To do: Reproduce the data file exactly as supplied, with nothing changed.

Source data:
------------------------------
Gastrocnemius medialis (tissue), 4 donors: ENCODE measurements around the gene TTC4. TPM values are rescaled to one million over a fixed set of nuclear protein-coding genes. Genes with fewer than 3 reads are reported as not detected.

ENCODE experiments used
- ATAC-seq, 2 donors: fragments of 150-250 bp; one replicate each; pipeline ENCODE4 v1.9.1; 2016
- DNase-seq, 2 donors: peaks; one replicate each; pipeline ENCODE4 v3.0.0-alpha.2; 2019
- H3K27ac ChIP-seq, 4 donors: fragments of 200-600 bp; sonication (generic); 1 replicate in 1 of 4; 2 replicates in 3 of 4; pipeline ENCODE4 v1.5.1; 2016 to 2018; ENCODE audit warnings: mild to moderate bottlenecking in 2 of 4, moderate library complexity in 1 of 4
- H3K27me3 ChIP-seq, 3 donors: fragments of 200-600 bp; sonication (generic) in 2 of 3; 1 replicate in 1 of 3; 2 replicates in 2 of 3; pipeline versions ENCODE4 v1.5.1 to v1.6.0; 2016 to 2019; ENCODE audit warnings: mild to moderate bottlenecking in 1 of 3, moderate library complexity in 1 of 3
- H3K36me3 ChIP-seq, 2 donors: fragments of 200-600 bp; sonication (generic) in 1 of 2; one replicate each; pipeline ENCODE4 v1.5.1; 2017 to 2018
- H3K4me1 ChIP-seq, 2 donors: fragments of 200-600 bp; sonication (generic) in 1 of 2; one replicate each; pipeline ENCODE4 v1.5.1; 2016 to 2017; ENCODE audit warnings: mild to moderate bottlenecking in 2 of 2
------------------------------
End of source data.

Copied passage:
Gastrocnemius medialis (tissue), 4 donors: ENCODE measurements around the gene TTC4. TPM values are rescaled to one million over a fixed set of nuclear protein-coding genes. Genes with fewer than 3 reads are reported as not detected.

ENCODE experiments used
- ATAC-seq, 2 donors: fragments of 150-250 bp; one replicate each; pipeline ENCODE4 v1.9.1; 2016
- DNase-seq, 2 donors: peaks; one replicate each; pipeline ENCODE4 v3.0.0-alpha.2; 2019
- H3K27ac ChIP-seq, 4 donors: fragments of 200-600 bp; sonication (generic); 1 replicate in 1 of 4; 2 replicates in 3 of 4; pipeline ENCODE4 v1.5.1; 2016 to 2018; ENCODE audit warnings: mild to moderate bottlenecking in 2 of 4, moderate library complexity in 1 of 4
- H3K27me3 ChIP-seq, 3 donors: fragments of 200-600 bp; sonication (generic) in 2 of 3; 1 replicate in 1 of 3; 2 replicates in 2 of 3; pipeline versions ENCODE4 v1.5.1 to v1.6.0; 2016 to 2019; ENCODE audit warnings: mild to moderate bottlenecking in 1 of 3, moderate library complexity in 1 of 3
- H3K36me3 ChIP-seq, 2 donors: fragments of 200-600 bp; sonication (generic) in 1 of 2; one replicate each; pipeline ENCODE4 v1.5.1; 2017 to 2018
- H3K4me1 ChIP-seq, 2 donors: fragments of 200-600 bp; sonication (generic) in 1 of 2; one replicate each; pipeline ENCODE4 v1.5.1; 2016 to 2017; ENCODE audit warnings: mild to moderate bottlenecking in 2 of 2